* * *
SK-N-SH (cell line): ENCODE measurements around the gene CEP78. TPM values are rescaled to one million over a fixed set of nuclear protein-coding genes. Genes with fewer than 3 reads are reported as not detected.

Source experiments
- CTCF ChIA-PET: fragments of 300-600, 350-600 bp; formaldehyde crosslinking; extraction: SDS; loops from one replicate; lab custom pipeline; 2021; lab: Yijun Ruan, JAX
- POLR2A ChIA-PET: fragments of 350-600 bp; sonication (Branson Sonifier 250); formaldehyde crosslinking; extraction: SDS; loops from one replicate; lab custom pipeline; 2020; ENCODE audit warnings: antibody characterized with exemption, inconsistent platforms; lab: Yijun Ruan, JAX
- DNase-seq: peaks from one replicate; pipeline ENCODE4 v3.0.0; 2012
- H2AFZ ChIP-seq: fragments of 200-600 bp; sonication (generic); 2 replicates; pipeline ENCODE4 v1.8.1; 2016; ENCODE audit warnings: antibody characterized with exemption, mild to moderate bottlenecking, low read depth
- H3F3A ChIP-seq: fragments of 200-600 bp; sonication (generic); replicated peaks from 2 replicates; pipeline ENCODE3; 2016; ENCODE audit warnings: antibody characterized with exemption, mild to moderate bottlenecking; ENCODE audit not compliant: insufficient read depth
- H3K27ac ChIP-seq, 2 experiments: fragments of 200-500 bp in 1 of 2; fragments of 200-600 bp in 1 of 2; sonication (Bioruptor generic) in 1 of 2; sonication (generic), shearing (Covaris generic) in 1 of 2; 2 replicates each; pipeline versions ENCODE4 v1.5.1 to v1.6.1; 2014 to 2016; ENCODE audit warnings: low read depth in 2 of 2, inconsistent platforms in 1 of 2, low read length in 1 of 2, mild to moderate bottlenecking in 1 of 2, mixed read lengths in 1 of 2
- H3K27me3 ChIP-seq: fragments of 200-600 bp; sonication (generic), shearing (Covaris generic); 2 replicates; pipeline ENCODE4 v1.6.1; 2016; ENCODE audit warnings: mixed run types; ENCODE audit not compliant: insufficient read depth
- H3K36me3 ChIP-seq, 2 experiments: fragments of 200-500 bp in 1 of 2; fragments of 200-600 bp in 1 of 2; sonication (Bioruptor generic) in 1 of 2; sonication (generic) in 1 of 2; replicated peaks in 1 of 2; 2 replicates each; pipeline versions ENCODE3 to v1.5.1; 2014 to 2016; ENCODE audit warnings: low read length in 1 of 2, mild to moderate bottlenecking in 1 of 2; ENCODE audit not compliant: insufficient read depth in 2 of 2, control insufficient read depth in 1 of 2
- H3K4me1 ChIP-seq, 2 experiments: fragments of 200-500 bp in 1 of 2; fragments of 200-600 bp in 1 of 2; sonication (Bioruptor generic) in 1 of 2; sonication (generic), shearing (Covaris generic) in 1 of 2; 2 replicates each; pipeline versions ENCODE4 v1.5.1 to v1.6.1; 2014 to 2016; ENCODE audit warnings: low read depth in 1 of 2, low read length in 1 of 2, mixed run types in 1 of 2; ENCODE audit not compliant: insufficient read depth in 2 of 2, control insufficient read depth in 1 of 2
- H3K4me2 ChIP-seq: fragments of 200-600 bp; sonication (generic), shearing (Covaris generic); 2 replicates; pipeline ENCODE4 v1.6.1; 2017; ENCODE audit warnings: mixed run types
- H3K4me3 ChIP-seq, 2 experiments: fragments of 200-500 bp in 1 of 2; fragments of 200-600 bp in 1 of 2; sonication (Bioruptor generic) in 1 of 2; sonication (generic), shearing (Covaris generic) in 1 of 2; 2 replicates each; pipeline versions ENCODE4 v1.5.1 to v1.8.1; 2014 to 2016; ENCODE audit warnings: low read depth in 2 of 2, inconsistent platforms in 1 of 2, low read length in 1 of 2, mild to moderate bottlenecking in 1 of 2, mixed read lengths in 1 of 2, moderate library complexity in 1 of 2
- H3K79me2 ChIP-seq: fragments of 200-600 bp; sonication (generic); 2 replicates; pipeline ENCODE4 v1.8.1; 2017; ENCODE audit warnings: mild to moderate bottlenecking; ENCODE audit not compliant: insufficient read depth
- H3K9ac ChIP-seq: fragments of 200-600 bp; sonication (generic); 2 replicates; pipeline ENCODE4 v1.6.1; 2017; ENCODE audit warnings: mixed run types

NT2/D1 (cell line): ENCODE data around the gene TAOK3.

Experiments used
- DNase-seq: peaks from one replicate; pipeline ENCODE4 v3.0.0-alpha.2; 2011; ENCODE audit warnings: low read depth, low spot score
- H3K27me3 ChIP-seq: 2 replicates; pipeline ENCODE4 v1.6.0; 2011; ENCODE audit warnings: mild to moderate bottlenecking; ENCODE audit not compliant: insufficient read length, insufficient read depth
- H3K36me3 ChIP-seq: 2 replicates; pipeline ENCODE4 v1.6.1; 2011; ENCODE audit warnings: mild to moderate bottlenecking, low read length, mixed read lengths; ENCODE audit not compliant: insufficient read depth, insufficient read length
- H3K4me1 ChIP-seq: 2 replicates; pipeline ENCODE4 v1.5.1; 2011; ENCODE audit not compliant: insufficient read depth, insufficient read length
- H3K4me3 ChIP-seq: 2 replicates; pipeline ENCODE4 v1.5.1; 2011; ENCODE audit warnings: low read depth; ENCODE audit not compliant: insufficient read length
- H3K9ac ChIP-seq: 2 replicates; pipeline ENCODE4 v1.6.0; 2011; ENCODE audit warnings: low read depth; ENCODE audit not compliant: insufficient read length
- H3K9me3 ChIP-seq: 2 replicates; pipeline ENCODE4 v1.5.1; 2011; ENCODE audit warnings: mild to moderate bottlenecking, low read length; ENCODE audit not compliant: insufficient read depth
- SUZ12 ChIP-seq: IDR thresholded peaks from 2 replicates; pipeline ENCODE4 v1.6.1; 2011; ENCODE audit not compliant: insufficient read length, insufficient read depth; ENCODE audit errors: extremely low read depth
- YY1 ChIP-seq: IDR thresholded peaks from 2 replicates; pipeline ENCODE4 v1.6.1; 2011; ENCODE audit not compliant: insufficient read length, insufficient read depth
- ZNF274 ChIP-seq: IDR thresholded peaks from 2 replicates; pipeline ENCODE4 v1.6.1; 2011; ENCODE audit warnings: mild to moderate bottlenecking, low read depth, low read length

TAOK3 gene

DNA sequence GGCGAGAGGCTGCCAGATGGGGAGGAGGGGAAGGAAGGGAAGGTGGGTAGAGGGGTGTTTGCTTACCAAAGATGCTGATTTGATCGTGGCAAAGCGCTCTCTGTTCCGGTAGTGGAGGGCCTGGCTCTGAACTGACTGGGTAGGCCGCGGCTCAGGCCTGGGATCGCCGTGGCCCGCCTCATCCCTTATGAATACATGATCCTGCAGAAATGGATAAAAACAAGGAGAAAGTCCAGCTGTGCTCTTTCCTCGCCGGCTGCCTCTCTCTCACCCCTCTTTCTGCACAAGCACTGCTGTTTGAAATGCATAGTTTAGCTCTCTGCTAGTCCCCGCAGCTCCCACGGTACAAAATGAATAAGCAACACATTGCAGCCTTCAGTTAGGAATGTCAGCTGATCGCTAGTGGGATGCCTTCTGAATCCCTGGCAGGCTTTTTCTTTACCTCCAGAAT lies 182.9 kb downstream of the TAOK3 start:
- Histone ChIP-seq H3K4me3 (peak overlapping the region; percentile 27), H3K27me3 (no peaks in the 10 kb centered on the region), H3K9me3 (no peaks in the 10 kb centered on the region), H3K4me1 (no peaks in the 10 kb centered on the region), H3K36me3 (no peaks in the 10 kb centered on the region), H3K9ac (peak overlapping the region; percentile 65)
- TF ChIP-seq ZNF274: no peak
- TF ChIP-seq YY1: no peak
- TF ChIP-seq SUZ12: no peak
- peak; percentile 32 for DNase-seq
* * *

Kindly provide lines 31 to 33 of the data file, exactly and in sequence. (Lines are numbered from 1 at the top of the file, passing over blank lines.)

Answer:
- TF ChIP-seq ZNF274: no peak
- TF ChIP-seq YY1: no peak
- TF ChIP-seq SUZ12: no peak